Feynman was a wonderful writer – his books are all very engaging and inspiring, and they had a big impact on us both. This book is particularly noteworthy because of the superb essay on the value of science at the end, which should be taught in every school.
The Double Helix
This is an exciting book about one of the most important scientific discoveries of all time. It reads almost like a movie script. Watson’s intimate and personal account is controversial, but that shouldn’t detract from his ability to capture the thrill of doing science.
A joyful celebration of science and civilization, but also a powerful polemic. Sagan views our existence from the perspective of an astronomer, and implores us to behave as a unified global civilisation on a small planet which must take responsibility for its own survival.
The First Three Minutes
Still the best book explaining what happened just after the Big Bang. Weinberg has a no nonsense, almost dead-pan style and his writing is lucid. Not surprising since he is one of the greatest physicists of the 20th century.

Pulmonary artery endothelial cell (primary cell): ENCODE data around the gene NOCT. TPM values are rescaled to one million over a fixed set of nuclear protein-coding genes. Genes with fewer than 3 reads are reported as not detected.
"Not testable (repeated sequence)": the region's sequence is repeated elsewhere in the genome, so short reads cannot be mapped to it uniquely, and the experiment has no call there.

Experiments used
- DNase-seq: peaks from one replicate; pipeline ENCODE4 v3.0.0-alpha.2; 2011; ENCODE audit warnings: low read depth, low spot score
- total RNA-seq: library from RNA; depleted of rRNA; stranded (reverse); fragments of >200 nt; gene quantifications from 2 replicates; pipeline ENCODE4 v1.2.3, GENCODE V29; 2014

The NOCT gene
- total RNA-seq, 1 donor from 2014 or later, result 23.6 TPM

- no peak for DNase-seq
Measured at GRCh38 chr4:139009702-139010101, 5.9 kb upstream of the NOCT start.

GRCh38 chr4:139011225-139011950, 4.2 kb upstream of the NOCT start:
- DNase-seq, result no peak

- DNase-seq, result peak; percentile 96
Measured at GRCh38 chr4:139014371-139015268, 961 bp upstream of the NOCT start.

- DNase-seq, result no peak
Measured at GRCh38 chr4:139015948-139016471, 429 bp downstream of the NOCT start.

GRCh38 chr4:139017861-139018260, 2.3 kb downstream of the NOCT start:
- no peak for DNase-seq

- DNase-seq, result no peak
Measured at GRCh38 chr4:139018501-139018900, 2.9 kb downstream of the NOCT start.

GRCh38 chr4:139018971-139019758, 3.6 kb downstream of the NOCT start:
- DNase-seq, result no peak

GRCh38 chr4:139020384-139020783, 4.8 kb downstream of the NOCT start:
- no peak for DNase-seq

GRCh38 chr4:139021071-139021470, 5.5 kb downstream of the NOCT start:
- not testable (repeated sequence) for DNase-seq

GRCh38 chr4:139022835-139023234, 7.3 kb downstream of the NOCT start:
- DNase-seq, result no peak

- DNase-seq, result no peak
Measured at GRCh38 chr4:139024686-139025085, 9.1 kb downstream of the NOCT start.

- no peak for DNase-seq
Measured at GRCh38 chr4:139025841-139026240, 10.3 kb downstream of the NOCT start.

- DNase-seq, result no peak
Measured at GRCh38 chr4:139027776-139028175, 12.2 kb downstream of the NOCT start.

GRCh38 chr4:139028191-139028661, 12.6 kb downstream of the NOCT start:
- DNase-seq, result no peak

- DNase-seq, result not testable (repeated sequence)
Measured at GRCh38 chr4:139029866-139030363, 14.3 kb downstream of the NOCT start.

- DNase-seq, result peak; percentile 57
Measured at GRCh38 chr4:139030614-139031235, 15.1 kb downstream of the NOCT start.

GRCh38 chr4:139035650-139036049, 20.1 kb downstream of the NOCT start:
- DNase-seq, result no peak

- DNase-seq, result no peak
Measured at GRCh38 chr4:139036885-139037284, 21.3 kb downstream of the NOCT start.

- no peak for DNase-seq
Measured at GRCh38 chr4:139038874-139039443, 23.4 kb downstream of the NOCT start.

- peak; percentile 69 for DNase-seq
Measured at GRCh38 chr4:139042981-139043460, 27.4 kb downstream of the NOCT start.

The Age of Wonder
A beautiful description of why we do science - Davy, Banks, Darwin - they were all correct: science is a romantic pursuit, and the more cynical 21st century view of science as some sort of vehicle for economic progress is plain wrong!
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'Inspirational' Buzz Aldrin
When exactly did life begin? What really happened during the big bang - and before it? Is the universe expanding? Is dark matter real? Do we live in one of many worlds? What's more, how can we prove any of this?
This book is all about how we - any of us - can gain an understanding of the Universe in all its awe-inspiring glory. Brian Cox and Jeff Forshaw take us on an epic journey of scientific exploration, revealing how the biggest questions - from the size of the earth to the distance to the stars - are answerable from our own back gardens.
You don't need a Large Hadron Collider or a Hubble Space Telescope to explore the cosmos. You just need this book.